Employee Engagement

A new report from RIFT tax refunds has revealed the financial cuts by

employees when rewarding their staff for working Christmas Day.

The report, which was commissioned by the tax refund specialists and surveyed 2000 UK employees, revealed that a staggering 18% of employees will only get paid normal rate. 8% will receive time and a quarter, 20% will get time and a half, 35% will get double pay and 10% will receive triple pay for working on the 25th December.

50% of employees working Christmas Day did not get a choice, whilst 24% of employees believe the rota to be unfair.  According to a similar report by the Office for National Statistics, 3.3% of employees will be working Christmas Day, this is the equivalent of 1.04 million workers.

Clergy workers will be the most likely to work on the 25th with 60% of all employees within this occupation expected to work.

When asked how much notice employees get when working Christmas Day, 16% of employees stated that they will receive just 2 weeks’ notice.

Which occupations are working this Christmas?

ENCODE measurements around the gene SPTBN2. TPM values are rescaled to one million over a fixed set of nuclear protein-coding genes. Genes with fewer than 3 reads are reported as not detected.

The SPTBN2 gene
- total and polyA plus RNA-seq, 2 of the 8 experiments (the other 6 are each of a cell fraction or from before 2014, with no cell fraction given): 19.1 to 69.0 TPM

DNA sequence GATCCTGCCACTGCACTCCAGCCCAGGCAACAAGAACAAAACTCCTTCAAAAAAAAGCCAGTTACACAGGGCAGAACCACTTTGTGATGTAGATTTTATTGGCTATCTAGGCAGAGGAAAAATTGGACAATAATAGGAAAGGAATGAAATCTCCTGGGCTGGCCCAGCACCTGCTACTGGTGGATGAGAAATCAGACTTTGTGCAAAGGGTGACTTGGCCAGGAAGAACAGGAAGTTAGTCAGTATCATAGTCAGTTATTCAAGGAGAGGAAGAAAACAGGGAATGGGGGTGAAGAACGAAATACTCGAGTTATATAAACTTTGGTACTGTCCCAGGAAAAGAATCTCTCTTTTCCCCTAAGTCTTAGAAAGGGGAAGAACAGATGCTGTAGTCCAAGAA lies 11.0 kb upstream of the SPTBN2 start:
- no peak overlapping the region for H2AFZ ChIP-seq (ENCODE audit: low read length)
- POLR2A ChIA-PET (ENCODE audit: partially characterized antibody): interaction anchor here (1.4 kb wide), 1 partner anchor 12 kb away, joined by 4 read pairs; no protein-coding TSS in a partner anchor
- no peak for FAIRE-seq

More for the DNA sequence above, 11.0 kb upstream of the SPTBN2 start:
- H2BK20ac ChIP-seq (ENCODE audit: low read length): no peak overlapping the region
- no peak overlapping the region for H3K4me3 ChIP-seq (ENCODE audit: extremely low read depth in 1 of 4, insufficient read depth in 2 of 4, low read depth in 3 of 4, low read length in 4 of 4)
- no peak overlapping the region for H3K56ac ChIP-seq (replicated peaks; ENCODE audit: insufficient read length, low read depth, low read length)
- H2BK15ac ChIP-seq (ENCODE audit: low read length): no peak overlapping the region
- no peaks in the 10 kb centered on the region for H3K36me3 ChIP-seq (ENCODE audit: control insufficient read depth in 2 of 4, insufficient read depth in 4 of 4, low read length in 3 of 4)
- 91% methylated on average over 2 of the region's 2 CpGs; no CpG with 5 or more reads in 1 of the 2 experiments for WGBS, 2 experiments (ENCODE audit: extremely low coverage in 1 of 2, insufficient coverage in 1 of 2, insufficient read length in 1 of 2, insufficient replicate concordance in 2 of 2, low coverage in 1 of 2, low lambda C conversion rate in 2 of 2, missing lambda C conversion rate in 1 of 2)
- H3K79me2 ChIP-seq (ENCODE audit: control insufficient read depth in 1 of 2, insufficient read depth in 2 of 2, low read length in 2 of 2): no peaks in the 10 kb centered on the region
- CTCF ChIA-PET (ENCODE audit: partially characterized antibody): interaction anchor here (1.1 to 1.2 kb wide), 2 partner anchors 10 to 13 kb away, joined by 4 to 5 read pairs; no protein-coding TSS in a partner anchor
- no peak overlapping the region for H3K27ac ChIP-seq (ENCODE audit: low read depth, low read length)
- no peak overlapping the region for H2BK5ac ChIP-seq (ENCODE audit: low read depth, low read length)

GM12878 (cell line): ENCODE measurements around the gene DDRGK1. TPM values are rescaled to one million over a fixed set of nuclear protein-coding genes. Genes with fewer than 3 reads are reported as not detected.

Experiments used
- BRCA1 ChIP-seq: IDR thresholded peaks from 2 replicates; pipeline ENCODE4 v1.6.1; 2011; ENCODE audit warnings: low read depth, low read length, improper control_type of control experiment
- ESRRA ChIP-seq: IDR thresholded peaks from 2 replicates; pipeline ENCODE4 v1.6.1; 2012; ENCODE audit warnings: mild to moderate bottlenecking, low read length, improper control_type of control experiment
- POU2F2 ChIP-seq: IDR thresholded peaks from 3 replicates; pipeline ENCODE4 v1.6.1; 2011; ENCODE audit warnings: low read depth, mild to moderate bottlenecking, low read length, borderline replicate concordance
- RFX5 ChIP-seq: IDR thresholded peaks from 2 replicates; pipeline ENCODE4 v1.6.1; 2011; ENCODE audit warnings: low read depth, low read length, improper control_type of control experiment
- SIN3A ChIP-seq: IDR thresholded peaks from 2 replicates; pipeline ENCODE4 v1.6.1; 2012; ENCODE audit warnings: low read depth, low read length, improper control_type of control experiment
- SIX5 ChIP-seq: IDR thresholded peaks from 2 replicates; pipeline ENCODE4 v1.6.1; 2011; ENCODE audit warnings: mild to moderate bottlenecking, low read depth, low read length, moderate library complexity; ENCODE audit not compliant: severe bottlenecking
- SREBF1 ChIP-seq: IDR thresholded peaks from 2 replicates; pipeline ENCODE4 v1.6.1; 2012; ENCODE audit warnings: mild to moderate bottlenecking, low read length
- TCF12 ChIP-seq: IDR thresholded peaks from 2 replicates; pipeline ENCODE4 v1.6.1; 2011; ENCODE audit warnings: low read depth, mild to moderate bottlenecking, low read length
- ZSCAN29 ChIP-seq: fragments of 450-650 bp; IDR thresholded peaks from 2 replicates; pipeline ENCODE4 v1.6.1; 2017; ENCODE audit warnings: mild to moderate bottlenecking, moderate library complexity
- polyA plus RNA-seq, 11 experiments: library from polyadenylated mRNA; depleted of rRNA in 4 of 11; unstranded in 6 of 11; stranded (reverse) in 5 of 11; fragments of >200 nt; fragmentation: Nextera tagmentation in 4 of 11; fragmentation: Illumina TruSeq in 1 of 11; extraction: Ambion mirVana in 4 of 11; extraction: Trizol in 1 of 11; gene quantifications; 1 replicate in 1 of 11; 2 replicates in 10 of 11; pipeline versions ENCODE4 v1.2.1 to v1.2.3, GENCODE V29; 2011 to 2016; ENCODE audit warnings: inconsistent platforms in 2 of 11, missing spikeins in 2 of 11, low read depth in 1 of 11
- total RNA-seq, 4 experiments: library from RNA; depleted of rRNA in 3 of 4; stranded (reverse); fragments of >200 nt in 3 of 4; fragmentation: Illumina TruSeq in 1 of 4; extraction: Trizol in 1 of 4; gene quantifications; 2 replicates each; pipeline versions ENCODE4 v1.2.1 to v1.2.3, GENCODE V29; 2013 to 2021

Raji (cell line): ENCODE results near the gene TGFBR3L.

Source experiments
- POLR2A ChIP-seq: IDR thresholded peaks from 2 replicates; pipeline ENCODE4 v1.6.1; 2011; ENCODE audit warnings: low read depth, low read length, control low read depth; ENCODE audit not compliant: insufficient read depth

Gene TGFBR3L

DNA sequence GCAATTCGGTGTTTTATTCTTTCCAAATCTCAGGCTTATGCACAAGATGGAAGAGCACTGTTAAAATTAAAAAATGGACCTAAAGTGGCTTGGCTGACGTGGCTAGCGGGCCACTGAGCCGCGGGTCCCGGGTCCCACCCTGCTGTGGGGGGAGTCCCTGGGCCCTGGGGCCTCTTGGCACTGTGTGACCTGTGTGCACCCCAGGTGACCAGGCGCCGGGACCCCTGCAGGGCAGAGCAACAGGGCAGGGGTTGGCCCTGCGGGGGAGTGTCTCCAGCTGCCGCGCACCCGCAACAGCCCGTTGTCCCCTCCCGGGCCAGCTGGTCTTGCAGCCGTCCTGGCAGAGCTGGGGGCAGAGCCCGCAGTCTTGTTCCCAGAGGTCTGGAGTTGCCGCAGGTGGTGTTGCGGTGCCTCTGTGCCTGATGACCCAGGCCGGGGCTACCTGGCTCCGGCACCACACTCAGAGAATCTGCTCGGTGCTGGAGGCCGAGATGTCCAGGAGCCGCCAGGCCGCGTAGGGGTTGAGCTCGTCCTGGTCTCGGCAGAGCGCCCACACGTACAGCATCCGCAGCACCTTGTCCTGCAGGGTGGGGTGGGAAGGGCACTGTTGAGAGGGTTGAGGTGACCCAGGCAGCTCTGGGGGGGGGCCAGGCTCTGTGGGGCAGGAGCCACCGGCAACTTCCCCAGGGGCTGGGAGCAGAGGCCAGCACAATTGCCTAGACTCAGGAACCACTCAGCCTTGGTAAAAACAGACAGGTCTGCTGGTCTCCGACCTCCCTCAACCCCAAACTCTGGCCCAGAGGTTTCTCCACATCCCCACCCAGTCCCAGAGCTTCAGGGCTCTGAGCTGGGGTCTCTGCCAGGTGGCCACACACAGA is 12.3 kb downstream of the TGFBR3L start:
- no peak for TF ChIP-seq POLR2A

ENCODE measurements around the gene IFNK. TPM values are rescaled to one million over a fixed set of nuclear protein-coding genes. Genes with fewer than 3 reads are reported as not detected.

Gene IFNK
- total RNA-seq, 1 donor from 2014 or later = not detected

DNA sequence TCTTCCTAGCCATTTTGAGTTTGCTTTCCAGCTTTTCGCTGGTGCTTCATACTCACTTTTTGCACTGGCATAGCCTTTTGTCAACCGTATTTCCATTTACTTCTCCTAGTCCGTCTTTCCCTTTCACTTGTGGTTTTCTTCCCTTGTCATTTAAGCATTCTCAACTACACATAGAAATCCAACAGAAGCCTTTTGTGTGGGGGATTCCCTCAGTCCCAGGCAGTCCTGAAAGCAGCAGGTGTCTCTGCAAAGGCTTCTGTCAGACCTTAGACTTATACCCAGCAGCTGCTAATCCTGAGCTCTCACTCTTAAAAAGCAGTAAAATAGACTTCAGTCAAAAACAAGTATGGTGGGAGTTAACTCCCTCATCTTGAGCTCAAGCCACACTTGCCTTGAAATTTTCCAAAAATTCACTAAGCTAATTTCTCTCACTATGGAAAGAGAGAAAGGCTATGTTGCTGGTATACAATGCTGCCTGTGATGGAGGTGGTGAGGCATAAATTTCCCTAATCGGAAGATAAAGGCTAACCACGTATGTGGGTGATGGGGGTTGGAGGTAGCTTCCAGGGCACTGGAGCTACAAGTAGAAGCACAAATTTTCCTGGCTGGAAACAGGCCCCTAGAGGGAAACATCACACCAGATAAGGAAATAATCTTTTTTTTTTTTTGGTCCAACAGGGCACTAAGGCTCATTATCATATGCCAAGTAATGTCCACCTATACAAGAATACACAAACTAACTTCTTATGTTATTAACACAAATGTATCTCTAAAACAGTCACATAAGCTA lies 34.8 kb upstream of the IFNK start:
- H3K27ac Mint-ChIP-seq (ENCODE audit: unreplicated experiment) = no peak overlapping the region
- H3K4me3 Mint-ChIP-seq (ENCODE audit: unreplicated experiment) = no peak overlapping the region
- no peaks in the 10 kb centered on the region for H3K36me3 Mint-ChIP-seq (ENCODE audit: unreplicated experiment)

According to recent reports, the following occupations will be the ones most likely to work this coming Christmas Day:

Occupation Level (thousands) As percentage of occupation
Clergy 22 60
Snr care workers 21 26
Midwives 12 26
Care workers and home carers 176 23
Police officers (sergeant and below) 30 18
Nursing auxiliaries and assistants 53 17
Farm workers 12 16
Nurses 97 15
Security guards and related occupations 25 15
Chefs 31 14
Bar staff 18 9
Medical practitioners 22 8
Waiters and waitresses 20 7
Kitchen and catering assistants 23 5
Cleaners and domestics 19 3


Which regions are paid the most to work Christmas?

The North East of England is the most likely to get paid triple time with 28% of employees receiving this wage for working on Christmas Day. Northern Ireland workers are the most likely to be paid the normal rate.

Bradley Post, Managing Director of RIFT tax refunds, comments:

“Christmas is a time for families and loved ones to meet and celebrate, however, we need to also pay tribute to those hard workers who keep the country running over the Christmas period.

Our research suggests that employees might not have a choice in working Christmas and where possible, I would like to see employers giving their staff some form of reward.”

  • 3.3% of employees will be working on the 25th December 1
  • 18% of those working on Christmas Day will get paid their normal rate, however, 39% of employees who do not work over the festive period state that they would only do so if they received triple pay
  • 50% of employees working on Christmas Day stated that their manager was unfair when it came to deciding who did and didn’t work.

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